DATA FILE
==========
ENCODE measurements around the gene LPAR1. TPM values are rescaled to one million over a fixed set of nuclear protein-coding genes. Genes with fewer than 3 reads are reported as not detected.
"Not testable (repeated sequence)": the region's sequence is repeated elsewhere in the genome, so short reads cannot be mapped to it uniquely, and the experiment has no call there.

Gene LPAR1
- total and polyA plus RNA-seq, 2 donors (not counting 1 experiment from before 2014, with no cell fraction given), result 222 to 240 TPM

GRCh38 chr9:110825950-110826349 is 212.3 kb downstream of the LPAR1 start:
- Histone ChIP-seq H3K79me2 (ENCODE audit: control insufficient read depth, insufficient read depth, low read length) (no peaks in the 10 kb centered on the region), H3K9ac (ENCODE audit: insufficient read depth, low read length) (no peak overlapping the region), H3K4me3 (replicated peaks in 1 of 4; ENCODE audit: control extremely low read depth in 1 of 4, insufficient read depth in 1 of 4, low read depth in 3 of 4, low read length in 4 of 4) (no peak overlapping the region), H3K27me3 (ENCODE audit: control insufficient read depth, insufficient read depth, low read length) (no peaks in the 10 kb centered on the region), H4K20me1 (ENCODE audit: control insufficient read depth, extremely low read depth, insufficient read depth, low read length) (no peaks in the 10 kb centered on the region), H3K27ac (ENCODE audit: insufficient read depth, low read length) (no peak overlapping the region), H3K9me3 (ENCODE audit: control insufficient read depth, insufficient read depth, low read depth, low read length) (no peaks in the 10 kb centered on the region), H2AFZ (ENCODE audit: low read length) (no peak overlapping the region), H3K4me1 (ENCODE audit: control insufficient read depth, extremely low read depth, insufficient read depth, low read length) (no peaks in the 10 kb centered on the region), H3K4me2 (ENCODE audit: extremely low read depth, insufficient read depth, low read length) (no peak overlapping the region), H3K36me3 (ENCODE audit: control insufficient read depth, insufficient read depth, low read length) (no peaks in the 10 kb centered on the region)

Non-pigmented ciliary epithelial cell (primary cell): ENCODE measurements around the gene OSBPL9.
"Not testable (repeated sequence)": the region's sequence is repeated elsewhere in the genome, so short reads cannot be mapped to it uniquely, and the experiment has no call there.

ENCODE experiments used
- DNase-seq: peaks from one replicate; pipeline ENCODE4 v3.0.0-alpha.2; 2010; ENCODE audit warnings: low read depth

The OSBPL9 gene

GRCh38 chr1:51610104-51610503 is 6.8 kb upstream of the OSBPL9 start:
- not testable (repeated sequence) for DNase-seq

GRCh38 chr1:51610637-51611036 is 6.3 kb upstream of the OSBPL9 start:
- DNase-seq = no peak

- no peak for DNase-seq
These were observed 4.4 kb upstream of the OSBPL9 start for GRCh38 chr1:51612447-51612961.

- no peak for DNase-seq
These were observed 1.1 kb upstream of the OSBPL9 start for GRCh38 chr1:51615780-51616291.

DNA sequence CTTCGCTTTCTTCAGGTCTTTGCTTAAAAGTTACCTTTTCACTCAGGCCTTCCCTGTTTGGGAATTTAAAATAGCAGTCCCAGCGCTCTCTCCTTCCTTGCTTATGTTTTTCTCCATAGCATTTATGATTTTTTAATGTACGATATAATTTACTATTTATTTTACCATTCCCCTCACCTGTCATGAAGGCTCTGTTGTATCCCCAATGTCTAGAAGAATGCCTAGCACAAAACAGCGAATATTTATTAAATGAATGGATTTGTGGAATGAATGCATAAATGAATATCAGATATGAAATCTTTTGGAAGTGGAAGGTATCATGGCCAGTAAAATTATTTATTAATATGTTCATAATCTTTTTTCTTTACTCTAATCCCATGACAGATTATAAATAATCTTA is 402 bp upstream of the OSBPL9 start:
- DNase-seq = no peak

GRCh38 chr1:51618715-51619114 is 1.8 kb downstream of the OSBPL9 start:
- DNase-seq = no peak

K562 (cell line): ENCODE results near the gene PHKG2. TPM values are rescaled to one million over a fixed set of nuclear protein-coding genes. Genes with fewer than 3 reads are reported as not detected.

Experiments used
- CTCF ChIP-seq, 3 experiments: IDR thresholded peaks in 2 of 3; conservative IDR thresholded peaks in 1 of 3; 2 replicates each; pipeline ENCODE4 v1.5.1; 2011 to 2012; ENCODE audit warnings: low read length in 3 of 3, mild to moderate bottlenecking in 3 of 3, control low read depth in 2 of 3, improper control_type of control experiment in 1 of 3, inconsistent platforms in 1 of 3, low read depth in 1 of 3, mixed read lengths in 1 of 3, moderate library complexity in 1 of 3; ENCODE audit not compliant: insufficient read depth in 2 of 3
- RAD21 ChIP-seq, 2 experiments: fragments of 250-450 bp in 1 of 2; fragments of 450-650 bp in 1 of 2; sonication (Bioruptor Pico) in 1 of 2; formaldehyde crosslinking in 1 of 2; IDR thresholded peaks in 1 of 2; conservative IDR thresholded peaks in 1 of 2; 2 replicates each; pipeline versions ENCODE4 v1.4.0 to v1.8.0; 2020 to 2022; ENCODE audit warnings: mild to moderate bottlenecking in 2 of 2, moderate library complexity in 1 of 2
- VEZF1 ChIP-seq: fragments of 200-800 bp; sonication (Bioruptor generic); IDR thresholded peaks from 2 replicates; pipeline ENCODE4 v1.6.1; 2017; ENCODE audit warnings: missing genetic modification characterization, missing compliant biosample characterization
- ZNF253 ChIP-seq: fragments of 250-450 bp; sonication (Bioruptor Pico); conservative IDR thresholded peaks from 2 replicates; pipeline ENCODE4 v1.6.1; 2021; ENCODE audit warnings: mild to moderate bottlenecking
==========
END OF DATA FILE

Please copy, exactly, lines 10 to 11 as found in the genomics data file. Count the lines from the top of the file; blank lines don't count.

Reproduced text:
- DNase-seq: peaks from one replicate; pipeline ENCODE4 v3.0.0-alpha.2; 2010; ENCODE audit warnings: low read depth

The OSBPL9 gene